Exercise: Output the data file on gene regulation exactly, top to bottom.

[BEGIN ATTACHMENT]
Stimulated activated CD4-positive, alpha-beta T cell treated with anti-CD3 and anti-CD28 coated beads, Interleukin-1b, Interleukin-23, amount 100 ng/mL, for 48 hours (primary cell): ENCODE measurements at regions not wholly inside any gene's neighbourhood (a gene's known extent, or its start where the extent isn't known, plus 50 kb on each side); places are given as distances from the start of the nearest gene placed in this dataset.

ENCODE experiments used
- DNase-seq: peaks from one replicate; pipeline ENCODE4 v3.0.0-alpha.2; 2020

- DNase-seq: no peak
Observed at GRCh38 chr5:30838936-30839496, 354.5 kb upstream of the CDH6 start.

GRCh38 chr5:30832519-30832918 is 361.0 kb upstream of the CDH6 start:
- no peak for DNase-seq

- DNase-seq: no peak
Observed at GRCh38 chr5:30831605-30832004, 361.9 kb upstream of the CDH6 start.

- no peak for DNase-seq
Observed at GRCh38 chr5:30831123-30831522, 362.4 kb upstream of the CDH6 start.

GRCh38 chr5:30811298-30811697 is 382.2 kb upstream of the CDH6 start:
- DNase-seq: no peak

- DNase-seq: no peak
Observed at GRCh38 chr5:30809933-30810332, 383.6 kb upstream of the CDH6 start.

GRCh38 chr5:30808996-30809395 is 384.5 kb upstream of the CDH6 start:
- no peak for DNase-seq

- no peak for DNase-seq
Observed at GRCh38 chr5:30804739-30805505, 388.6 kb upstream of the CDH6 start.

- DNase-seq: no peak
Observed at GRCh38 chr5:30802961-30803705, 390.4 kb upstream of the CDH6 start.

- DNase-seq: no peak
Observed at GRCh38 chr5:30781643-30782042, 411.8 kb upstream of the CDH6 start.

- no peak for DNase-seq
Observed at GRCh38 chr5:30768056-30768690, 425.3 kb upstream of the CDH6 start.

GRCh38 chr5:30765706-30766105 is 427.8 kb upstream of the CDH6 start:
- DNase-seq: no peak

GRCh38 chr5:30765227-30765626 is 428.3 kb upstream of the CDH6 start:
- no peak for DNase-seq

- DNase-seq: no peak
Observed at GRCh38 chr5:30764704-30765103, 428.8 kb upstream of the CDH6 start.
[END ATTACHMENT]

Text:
Stimulated activated CD4-positive, alpha-beta T cell treated with anti-CD3 and anti-CD28 coated beads, Interleukin-1b, Interleukin-23, amount 100 ng/mL, for 48 hours (primary cell): ENCODE measurements at regions not wholly inside any gene's neighbourhood (a gene's known extent, or its start where the extent isn't known, plus 50 kb on each side); places are given as distances from the start of the nearest gene placed in this dataset.

ENCODE experiments used
- DNase-seq: peaks from one replicate; pipeline ENCODE4 v3.0.0-alpha.2; 2020

- DNase-seq: no peak
Observed at GRCh38 chr5:30838936-30839496, 354.5 kb upstream of the CDH6 start.

GRCh38 chr5:30832519-30832918 is 361.0 kb upstream of the CDH6 start:
- no peak for DNase-seq

- DNase-seq: no peak
Observed at GRCh38 chr5:30831605-30832004, 361.9 kb upstream of the CDH6 start.

- no peak for DNase-seq
Observed at GRCh38 chr5:30831123-30831522, 362.4 kb upstream of the CDH6 start.

GRCh38 chr5:30811298-30811697 is 382.2 kb upstream of the CDH6 start:
- DNase-seq: no peak

- DNase-seq: no peak
Observed at GRCh38 chr5:30809933-30810332, 383.6 kb upstream of the CDH6 start.

GRCh38 chr5:30808996-30809395 is 384.5 kb upstream of the CDH6 start:
- no peak for DNase-seq

- no peak for DNase-seq
Observed at GRCh38 chr5:30804739-30805505, 388.6 kb upstream of the CDH6 start.

- DNase-seq: no peak
Observed at GRCh38 chr5:30802961-30803705, 390.4 kb upstream of the CDH6 start.

- DNase-seq: no peak
Observed at GRCh38 chr5:30781643-30782042, 411.8 kb upstream of the CDH6 start.

- no peak for DNase-seq
Observed at GRCh38 chr5:30768056-30768690, 425.3 kb upstream of the CDH6 start.

GRCh38 chr5:30765706-30766105 is 427.8 kb upstream of the CDH6 start:
- DNase-seq: no peak

GRCh38 chr5:30765227-30765626 is 428.3 kb upstream of the CDH6 start:
- no peak for DNase-seq

- DNase-seq: no peak
Observed at GRCh38 chr5:30764704-30765103, 428.8 kb upstream of the CDH6 start.